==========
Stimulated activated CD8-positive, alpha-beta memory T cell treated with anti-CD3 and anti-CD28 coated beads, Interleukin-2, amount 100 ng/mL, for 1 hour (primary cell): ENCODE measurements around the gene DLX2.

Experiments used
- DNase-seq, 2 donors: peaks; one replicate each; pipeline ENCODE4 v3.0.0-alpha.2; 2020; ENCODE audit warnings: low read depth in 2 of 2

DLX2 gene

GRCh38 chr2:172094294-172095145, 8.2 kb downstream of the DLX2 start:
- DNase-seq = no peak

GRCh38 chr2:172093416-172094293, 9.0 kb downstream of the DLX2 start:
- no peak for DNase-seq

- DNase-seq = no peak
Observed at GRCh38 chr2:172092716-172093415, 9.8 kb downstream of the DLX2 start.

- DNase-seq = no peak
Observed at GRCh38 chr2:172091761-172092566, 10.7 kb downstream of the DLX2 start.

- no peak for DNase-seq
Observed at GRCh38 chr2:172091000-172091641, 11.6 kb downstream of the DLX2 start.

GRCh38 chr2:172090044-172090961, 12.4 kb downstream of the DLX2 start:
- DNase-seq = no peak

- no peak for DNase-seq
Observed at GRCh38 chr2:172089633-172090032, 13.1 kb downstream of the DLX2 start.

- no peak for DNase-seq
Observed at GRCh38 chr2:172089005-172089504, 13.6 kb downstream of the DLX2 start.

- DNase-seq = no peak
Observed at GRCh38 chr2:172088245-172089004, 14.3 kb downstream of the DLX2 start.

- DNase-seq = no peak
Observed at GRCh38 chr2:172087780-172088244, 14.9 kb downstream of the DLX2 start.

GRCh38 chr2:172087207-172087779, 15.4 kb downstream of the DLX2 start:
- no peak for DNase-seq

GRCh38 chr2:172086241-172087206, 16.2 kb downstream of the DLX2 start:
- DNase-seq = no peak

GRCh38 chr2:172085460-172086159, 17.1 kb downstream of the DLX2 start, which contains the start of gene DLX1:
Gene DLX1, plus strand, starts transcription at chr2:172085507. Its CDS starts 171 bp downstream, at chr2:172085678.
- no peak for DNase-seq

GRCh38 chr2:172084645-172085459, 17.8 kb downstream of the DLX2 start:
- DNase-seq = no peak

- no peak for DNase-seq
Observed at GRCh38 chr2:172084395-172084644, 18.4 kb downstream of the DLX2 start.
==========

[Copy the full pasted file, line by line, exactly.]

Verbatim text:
Stimulated activated CD8-positive, alpha-beta memory T cell treated with anti-CD3 and anti-CD28 coated beads, Interleukin-2, amount 100 ng/mL, for 1 hour (primary cell): ENCODE measurements around the gene DLX2.

Experiments used
- DNase-seq, 2 donors: peaks; one replicate each; pipeline ENCODE4 v3.0.0-alpha.2; 2020; ENCODE audit warnings: low read depth in 2 of 2

DLX2 gene

GRCh38 chr2:172094294-172095145, 8.2 kb downstream of the DLX2 start:
- DNase-seq = no peak

GRCh38 chr2:172093416-172094293, 9.0 kb downstream of the DLX2 start:
- no peak for DNase-seq

- DNase-seq = no peak
Observed at GRCh38 chr2:172092716-172093415, 9.8 kb downstream of the DLX2 start.

- DNase-seq = no peak
Observed at GRCh38 chr2:172091761-172092566, 10.7 kb downstream of the DLX2 start.

- no peak for DNase-seq
Observed at GRCh38 chr2:172091000-172091641, 11.6 kb downstream of the DLX2 start.

GRCh38 chr2:172090044-172090961, 12.4 kb downstream of the DLX2 start:
- DNase-seq = no peak

- no peak for DNase-seq
Observed at GRCh38 chr2:172089633-172090032, 13.1 kb downstream of the DLX2 start.

- no peak for DNase-seq
Observed at GRCh38 chr2:172089005-172089504, 13.6 kb downstream of the DLX2 start.

- DNase-seq = no peak
Observed at GRCh38 chr2:172088245-172089004, 14.3 kb downstream of the DLX2 start.

- DNase-seq = no peak
Observed at GRCh38 chr2:172087780-172088244, 14.9 kb downstream of the DLX2 start.

GRCh38 chr2:172087207-172087779, 15.4 kb downstream of the DLX2 start:
- no peak for DNase-seq

GRCh38 chr2:172086241-172087206, 16.2 kb downstream of the DLX2 start:
- DNase-seq = no peak

GRCh38 chr2:172085460-172086159, 17.1 kb downstream of the DLX2 start, which contains the start of gene DLX1:
Gene DLX1, plus strand, starts transcription at chr2:172085507. Its CDS starts 171 bp downstream, at chr2:172085678.
- no peak for DNase-seq

GRCh38 chr2:172084645-172085459, 17.8 kb downstream of the DLX2 start:
- DNase-seq = no peak

- no peak for DNase-seq
Observed at GRCh38 chr2:172084395-172084644, 18.4 kb downstream of the DLX2 start.